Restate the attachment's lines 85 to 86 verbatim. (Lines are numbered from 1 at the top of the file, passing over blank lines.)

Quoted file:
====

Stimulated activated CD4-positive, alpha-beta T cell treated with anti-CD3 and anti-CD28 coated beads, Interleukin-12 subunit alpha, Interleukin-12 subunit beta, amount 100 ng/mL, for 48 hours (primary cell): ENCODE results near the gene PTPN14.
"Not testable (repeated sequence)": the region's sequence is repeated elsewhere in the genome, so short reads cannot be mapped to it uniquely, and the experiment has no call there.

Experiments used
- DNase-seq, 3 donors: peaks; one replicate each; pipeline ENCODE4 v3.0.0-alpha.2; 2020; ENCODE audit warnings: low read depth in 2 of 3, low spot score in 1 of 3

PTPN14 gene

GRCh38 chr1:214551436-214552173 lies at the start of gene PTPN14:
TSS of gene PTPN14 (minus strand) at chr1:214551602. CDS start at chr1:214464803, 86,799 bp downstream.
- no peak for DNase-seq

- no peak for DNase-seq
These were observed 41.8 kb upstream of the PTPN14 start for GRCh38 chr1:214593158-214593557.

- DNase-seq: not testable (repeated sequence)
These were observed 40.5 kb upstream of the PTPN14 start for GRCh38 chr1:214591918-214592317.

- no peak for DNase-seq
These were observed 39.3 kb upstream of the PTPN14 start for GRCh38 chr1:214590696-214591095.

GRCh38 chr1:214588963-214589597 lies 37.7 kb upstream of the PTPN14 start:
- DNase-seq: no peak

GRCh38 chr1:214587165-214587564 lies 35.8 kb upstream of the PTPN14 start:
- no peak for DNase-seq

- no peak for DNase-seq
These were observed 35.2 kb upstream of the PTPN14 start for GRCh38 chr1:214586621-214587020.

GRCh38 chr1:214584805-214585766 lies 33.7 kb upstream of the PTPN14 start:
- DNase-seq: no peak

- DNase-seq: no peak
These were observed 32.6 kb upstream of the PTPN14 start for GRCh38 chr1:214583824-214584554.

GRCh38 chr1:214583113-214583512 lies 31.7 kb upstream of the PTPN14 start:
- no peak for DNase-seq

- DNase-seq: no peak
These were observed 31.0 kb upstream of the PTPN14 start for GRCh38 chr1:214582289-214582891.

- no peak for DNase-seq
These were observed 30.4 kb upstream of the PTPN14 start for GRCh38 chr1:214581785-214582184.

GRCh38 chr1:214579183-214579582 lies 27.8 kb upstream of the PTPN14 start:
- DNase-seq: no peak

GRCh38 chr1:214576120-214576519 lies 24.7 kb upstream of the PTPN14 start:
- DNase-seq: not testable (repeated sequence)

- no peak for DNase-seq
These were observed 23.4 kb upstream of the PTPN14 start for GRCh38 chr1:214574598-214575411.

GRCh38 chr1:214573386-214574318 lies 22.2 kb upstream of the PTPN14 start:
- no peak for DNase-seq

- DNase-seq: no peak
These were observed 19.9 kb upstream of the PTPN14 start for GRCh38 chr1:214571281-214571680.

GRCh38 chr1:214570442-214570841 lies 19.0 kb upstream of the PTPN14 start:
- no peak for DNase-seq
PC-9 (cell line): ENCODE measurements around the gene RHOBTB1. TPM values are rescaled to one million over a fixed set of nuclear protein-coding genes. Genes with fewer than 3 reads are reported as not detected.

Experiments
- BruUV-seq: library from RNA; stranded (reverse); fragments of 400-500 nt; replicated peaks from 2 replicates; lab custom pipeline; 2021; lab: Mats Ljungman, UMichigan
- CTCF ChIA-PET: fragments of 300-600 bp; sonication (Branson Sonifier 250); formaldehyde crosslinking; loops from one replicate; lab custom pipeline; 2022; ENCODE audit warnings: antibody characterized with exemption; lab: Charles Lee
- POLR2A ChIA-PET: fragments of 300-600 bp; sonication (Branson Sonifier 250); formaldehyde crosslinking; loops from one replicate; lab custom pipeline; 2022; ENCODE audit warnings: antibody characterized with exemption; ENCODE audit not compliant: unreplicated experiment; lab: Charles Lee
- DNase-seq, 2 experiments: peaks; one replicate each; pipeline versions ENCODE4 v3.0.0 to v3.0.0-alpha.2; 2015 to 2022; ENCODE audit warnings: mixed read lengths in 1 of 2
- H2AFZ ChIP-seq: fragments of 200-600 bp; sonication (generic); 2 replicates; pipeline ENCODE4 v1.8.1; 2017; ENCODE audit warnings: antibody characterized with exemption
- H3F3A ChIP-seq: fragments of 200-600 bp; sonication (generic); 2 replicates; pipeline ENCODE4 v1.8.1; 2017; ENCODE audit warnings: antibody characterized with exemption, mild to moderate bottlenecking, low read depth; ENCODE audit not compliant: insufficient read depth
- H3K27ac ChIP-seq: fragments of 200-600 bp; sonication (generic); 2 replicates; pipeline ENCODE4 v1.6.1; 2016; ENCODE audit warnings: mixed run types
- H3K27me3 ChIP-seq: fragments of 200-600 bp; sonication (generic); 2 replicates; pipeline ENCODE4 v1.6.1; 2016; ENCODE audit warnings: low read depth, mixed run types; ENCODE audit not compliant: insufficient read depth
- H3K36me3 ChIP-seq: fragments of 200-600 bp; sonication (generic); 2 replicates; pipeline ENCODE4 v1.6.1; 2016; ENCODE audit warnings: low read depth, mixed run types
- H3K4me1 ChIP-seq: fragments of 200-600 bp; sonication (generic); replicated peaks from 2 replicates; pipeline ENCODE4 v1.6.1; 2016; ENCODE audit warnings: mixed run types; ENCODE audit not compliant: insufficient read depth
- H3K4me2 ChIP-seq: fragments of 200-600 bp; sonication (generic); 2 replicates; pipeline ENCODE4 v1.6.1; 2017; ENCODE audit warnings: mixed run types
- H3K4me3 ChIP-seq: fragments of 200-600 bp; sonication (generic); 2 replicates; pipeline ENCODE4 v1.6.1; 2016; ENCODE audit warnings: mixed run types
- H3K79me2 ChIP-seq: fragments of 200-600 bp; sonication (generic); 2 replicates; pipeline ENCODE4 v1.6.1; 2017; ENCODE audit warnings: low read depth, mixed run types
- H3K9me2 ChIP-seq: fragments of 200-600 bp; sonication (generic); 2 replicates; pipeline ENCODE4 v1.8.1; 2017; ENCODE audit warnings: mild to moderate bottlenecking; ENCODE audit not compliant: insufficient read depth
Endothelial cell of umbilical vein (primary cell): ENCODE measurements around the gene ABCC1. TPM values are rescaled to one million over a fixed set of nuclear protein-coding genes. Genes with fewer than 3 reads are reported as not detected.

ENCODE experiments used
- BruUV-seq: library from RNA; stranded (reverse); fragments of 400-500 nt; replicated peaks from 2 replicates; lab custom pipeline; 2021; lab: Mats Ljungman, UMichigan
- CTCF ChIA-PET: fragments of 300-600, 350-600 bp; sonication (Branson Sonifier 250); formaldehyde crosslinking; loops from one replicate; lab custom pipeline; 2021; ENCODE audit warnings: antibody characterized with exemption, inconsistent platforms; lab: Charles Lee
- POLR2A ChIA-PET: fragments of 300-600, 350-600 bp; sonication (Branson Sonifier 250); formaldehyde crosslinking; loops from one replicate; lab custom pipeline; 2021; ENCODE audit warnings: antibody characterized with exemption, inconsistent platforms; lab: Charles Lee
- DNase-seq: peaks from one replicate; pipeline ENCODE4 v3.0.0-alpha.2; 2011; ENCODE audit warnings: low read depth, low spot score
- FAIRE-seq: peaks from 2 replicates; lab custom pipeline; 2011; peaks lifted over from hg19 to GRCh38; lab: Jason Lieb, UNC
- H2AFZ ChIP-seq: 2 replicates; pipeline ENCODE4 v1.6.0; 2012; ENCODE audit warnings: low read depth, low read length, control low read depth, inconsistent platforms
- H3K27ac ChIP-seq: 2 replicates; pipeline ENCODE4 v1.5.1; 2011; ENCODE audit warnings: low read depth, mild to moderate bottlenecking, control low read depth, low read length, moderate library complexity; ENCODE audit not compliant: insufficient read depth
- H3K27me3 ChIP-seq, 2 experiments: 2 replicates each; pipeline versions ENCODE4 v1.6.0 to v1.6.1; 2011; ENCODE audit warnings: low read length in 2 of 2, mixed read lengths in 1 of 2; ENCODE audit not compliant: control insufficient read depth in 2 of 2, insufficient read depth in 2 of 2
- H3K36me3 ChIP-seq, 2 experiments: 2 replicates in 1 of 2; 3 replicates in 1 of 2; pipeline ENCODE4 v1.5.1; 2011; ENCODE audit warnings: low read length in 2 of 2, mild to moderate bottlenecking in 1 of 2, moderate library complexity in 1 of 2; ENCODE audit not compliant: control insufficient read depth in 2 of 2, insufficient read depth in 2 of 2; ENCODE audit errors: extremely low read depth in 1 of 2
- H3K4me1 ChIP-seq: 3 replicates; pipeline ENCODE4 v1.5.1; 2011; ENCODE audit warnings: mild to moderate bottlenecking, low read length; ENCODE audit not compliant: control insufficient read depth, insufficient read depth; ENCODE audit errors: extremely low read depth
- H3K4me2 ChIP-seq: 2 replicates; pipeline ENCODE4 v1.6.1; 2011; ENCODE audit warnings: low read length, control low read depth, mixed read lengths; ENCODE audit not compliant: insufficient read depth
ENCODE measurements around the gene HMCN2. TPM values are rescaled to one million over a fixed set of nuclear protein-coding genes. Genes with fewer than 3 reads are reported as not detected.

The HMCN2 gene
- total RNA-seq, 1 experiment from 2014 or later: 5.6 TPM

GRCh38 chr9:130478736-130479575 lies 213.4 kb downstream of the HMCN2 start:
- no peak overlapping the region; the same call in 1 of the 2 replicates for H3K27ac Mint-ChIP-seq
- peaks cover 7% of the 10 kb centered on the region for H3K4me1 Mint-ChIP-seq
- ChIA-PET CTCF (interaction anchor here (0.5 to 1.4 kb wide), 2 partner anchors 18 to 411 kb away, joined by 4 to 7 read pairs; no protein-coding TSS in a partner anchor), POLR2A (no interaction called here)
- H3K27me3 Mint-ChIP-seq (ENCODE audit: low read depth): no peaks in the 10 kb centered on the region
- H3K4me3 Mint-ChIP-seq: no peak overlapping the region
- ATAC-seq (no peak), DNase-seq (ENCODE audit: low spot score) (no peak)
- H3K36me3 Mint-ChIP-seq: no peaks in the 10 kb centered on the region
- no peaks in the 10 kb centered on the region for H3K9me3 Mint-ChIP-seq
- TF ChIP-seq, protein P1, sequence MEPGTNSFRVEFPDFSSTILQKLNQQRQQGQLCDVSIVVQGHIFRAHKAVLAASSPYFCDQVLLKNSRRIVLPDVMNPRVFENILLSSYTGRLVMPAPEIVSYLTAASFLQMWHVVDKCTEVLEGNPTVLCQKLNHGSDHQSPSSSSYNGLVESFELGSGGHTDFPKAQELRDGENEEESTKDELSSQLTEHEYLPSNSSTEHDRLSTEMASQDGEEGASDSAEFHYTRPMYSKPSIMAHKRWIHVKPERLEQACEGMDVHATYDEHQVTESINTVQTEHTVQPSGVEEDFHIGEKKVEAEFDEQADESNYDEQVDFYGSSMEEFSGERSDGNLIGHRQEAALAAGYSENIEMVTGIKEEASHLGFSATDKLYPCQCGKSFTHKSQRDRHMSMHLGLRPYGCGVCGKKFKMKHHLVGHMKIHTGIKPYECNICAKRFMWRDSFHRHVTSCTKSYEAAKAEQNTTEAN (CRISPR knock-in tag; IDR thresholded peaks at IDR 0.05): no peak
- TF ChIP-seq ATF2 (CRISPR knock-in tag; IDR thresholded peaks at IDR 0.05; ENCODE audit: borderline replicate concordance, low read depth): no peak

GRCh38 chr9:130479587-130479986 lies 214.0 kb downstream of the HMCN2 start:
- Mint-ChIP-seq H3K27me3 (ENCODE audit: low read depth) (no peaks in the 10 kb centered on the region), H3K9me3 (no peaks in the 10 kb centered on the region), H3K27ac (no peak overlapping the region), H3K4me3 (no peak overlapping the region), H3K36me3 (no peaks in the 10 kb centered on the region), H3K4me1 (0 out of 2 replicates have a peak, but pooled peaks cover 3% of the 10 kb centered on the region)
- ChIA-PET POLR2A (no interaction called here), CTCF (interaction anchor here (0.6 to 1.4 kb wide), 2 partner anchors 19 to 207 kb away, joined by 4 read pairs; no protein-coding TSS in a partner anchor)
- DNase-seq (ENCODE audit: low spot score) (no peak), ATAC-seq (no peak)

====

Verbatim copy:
- TF ChIP-seq ATF2 (CRISPR knock-in tag; IDR thresholded peaks at IDR 0.05; ENCODE audit: borderline replicate concordance, low read depth): no peak

GRCh38 chr9:130479587-130479986 lies 214.0 kb downstream of the HMCN2 start: